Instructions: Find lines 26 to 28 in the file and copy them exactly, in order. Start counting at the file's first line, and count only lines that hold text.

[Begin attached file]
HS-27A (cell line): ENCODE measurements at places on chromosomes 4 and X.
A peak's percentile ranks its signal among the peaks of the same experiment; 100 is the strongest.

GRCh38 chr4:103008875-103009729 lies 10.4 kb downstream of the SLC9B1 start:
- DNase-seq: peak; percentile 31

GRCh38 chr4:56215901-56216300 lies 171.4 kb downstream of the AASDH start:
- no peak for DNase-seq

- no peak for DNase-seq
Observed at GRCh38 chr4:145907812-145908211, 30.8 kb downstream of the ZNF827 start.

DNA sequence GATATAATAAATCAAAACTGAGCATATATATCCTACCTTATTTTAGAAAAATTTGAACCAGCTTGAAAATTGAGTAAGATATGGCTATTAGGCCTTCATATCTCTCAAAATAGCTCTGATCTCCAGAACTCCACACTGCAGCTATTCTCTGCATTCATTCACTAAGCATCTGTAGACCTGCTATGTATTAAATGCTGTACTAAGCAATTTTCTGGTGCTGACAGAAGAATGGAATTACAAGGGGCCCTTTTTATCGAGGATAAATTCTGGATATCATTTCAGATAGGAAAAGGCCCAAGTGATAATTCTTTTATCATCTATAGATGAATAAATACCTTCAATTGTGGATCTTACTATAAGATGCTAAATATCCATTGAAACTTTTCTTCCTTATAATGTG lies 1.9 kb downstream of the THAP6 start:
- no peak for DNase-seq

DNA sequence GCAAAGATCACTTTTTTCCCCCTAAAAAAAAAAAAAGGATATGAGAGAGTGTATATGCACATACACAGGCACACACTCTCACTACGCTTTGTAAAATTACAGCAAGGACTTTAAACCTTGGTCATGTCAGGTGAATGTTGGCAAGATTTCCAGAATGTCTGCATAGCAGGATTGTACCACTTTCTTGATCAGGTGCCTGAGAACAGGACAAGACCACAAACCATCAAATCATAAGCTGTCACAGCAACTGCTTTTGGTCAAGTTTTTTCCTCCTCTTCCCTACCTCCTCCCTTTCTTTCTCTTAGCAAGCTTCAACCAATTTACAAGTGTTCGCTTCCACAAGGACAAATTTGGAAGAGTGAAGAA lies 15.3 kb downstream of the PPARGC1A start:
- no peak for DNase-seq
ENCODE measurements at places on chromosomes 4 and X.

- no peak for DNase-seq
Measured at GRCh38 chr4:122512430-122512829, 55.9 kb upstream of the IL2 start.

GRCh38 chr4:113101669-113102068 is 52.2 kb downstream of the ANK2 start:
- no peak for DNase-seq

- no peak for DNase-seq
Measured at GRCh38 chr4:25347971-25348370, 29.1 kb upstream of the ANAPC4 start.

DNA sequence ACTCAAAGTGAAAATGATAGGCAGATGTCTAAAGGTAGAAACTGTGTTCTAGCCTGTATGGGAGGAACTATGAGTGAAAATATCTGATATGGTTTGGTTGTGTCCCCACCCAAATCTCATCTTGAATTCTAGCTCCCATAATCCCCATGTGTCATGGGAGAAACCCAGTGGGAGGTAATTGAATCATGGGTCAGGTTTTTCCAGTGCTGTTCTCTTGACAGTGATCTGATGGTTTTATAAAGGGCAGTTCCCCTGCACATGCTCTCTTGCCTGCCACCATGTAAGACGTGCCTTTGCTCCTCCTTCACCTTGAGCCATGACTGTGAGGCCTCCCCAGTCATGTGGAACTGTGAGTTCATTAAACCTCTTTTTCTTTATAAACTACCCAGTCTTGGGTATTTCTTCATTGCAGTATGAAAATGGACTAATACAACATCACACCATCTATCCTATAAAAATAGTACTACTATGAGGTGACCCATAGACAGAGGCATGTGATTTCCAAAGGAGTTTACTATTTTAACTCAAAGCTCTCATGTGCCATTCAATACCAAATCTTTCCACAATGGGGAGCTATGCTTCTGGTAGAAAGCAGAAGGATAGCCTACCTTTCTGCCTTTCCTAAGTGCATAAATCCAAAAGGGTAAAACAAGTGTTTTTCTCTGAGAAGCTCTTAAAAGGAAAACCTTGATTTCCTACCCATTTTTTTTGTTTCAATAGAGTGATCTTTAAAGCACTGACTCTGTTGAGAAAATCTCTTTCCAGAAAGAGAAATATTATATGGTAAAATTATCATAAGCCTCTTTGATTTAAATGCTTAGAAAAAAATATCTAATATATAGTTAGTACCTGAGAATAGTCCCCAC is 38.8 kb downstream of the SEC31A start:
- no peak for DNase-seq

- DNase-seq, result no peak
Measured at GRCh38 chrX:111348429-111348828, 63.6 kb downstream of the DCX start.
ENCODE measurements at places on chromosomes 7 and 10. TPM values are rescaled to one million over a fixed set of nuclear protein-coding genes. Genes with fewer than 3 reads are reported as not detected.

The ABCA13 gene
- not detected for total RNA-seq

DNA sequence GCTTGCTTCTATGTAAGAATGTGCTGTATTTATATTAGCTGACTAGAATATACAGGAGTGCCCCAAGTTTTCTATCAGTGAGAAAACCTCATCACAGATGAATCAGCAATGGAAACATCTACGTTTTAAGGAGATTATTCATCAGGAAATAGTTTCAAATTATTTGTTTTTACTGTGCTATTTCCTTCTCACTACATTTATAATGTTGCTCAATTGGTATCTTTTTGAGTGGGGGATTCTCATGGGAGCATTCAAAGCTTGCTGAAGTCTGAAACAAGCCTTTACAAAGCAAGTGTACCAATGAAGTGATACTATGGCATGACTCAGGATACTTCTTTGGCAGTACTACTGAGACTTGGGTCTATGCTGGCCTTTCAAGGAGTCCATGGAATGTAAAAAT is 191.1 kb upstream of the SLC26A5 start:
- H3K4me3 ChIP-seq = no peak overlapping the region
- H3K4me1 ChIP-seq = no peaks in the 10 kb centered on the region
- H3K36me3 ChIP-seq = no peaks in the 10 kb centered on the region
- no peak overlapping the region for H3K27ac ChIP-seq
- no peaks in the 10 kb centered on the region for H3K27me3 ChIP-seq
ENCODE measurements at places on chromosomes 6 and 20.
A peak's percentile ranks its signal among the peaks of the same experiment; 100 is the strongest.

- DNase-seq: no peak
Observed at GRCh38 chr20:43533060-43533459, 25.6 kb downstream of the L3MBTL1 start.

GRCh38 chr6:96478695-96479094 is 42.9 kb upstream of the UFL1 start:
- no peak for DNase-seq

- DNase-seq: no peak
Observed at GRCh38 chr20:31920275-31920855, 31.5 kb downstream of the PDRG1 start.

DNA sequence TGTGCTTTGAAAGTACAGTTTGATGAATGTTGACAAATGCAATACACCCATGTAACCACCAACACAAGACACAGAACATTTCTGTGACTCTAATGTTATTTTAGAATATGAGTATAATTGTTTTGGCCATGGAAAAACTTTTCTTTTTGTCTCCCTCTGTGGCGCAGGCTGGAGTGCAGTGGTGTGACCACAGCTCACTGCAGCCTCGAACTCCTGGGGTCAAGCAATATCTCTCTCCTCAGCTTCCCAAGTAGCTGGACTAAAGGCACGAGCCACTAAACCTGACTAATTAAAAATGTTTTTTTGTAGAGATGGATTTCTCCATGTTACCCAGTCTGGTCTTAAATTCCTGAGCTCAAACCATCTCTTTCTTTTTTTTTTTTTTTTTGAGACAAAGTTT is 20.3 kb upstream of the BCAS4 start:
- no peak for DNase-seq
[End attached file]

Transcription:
- not detected for total RNA-seq

DNA sequence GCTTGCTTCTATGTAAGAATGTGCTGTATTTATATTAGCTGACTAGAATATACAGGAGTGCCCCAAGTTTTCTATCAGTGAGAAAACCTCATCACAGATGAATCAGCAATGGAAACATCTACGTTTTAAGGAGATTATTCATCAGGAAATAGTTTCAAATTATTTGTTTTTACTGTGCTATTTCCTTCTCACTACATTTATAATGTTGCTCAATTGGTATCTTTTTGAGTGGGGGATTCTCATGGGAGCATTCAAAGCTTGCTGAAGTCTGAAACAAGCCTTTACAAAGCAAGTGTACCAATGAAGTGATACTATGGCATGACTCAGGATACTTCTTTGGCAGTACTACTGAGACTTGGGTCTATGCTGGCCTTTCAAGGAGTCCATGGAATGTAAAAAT is 191.1 kb upstream of the SLC26A5 start:
- H3K4me3 ChIP-seq = no peak overlapping the region